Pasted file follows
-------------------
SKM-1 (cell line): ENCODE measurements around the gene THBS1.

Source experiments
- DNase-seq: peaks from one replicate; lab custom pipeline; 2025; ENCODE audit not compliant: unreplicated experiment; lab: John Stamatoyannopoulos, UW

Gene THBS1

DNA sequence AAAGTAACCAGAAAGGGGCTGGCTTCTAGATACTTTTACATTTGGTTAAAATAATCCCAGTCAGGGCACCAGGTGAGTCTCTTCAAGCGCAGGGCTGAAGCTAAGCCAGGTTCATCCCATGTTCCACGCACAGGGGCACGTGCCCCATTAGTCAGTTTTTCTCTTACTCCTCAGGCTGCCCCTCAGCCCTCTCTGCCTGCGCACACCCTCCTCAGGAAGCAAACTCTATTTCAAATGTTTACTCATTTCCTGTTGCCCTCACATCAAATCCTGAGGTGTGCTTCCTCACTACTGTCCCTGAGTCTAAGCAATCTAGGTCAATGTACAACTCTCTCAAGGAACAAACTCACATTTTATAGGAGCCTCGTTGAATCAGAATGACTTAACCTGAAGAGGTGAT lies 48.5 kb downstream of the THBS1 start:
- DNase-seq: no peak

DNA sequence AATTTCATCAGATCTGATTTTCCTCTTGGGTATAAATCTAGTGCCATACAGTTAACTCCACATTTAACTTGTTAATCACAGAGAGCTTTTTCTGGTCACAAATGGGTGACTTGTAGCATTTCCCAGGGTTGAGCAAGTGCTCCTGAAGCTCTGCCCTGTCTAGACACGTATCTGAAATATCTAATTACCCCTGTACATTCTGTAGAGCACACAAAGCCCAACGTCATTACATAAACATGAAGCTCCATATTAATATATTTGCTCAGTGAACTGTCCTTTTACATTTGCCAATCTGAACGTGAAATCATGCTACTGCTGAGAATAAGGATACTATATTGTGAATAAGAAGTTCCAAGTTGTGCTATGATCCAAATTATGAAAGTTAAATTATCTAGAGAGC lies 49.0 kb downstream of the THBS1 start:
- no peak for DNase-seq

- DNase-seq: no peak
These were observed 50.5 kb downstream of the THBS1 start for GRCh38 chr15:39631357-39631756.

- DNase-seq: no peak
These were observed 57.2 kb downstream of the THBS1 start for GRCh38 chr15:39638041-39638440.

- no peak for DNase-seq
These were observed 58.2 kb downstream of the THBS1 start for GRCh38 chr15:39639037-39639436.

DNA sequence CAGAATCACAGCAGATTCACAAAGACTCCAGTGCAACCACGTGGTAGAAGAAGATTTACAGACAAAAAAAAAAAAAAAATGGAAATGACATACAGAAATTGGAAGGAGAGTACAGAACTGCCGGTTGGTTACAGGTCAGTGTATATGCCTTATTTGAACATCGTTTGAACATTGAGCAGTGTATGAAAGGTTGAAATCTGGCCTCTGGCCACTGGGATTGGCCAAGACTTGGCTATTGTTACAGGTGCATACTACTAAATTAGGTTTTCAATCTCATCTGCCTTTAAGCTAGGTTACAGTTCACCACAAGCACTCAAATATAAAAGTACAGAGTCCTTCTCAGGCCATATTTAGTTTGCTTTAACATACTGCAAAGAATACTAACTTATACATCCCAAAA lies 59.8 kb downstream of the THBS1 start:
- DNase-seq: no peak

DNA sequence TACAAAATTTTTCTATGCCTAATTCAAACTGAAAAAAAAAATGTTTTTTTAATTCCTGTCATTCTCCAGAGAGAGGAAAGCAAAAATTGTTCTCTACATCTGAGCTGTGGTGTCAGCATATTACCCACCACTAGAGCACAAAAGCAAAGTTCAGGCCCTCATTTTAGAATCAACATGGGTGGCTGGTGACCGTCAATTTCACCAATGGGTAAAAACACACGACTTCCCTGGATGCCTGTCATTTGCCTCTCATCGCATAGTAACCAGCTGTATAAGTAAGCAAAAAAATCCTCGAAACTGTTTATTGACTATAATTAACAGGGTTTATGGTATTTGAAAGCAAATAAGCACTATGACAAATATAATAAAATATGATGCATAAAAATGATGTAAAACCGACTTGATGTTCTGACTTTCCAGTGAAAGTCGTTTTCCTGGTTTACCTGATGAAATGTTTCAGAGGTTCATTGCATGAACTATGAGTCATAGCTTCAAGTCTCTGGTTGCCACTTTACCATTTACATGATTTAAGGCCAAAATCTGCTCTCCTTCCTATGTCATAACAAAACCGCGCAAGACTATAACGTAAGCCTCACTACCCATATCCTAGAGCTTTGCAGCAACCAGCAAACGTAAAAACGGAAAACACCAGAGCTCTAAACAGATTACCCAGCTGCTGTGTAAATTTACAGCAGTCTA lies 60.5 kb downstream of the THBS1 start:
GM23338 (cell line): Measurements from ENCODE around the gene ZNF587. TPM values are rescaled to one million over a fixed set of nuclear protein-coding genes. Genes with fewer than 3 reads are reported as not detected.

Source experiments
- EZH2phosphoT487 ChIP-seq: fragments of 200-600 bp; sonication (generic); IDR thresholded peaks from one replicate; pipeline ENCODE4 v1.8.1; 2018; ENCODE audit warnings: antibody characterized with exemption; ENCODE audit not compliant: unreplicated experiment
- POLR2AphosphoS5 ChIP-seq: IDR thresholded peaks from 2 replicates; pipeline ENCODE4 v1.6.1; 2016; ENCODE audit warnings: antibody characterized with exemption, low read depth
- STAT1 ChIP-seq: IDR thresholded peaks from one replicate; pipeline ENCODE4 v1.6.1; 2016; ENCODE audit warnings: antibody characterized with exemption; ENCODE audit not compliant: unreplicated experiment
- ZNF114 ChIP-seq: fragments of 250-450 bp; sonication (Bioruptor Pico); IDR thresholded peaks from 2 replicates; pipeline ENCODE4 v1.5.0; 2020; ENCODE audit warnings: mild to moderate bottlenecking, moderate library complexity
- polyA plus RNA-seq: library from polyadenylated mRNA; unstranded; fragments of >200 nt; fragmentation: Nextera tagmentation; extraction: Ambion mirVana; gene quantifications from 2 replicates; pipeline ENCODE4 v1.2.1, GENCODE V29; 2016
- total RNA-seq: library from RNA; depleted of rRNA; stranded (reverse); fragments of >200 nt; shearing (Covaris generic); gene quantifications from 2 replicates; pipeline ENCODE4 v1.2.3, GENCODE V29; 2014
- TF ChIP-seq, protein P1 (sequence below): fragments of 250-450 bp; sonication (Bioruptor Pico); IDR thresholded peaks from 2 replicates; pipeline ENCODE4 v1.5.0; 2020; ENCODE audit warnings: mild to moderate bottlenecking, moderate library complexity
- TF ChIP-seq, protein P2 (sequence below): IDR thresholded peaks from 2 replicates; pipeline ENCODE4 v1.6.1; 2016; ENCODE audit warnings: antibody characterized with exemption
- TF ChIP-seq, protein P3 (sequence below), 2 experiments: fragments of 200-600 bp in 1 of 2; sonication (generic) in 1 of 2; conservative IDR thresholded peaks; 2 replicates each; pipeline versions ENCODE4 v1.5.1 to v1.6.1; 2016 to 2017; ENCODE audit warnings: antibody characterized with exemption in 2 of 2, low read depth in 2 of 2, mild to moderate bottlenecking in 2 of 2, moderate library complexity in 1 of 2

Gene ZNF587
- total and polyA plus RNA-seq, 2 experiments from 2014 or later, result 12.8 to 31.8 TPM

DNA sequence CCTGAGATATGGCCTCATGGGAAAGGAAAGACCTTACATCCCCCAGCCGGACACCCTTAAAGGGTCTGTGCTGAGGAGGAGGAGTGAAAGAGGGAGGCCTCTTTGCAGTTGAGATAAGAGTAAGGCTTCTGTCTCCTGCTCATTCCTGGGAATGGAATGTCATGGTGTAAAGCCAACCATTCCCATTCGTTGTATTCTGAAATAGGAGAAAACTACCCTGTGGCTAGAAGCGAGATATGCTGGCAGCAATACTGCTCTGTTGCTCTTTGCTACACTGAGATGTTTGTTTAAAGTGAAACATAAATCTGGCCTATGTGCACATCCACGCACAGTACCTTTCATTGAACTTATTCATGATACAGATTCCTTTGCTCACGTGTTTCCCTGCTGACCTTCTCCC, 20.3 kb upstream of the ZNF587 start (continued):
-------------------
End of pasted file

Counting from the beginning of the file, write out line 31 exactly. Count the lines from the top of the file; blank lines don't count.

DNA sequence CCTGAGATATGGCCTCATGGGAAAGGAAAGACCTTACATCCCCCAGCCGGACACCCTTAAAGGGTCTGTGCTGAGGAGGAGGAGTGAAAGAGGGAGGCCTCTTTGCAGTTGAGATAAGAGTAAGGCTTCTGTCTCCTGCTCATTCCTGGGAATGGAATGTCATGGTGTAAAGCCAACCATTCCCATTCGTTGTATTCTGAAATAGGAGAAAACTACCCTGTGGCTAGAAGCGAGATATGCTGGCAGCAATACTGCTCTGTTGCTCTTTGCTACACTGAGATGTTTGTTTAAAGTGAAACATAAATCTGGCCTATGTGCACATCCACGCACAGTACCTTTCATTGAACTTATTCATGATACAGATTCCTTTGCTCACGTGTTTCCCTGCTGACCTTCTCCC, 20.3 kb upstream of the ZNF587 start (continued):